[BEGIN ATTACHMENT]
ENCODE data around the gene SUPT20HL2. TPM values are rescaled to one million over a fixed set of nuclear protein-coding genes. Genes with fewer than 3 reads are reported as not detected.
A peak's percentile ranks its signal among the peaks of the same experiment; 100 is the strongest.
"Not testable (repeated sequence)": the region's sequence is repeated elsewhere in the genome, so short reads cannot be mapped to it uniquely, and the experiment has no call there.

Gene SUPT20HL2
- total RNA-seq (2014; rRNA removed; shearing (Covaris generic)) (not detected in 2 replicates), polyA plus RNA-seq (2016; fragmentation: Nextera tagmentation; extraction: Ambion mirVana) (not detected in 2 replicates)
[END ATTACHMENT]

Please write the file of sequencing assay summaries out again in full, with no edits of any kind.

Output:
ENCODE data around the gene SUPT20HL2. TPM values are rescaled to one million over a fixed set of nuclear protein-coding genes. Genes with fewer than 3 reads are reported as not detected.
A peak's percentile ranks its signal among the peaks of the same experiment; 100 is the strongest.
"Not testable (repeated sequence)": the region's sequence is repeated elsewhere in the genome, so short reads cannot be mapped to it uniquely, and the experiment has no call there.

Gene SUPT20HL2
- total RNA-seq (2014; rRNA removed; shearing (Covaris generic)) (not detected in 2 replicates), polyA plus RNA-seq (2016; fragmentation: Nextera tagmentation; extraction: Ambion mirVana) (not detected in 2 replicates)